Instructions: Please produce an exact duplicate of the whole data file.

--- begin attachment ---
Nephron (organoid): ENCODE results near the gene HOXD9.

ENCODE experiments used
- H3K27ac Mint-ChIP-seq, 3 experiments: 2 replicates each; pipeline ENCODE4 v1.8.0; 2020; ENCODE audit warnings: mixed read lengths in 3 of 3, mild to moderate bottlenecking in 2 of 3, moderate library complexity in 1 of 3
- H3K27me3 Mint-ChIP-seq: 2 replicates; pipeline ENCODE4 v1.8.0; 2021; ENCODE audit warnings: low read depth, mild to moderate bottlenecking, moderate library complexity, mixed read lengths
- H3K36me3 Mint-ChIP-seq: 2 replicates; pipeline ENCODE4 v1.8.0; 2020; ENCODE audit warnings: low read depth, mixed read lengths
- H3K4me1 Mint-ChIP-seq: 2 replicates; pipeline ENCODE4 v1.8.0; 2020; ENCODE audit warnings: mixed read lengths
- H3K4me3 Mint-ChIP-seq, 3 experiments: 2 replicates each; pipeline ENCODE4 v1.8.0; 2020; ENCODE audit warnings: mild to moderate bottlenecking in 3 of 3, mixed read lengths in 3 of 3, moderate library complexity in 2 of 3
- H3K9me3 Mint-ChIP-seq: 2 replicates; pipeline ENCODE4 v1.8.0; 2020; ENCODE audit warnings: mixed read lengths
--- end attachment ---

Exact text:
Nephron (organoid): ENCODE results near the gene HOXD9.

ENCODE experiments used
- H3K27ac Mint-ChIP-seq, 3 experiments: 2 replicates each; pipeline ENCODE4 v1.8.0; 2020; ENCODE audit warnings: mixed read lengths in 3 of 3, mild to moderate bottlenecking in 2 of 3, moderate library complexity in 1 of 3
- H3K27me3 Mint-ChIP-seq: 2 replicates; pipeline ENCODE4 v1.8.0; 2021; ENCODE audit warnings: low read depth, mild to moderate bottlenecking, moderate library complexity, mixed read lengths
- H3K36me3 Mint-ChIP-seq: 2 replicates; pipeline ENCODE4 v1.8.0; 2020; ENCODE audit warnings: low read depth, mixed read lengths
- H3K4me1 Mint-ChIP-seq: 2 replicates; pipeline ENCODE4 v1.8.0; 2020; ENCODE audit warnings: mixed read lengths
- H3K4me3 Mint-ChIP-seq, 3 experiments: 2 replicates each; pipeline ENCODE4 v1.8.0; 2020; ENCODE audit warnings: mild to moderate bottlenecking in 3 of 3, mixed read lengths in 3 of 3, moderate library complexity in 2 of 3
- H3K9me3 Mint-ChIP-seq: 2 replicates; pipeline ENCODE4 v1.8.0; 2020; ENCODE audit warnings: mixed read lengths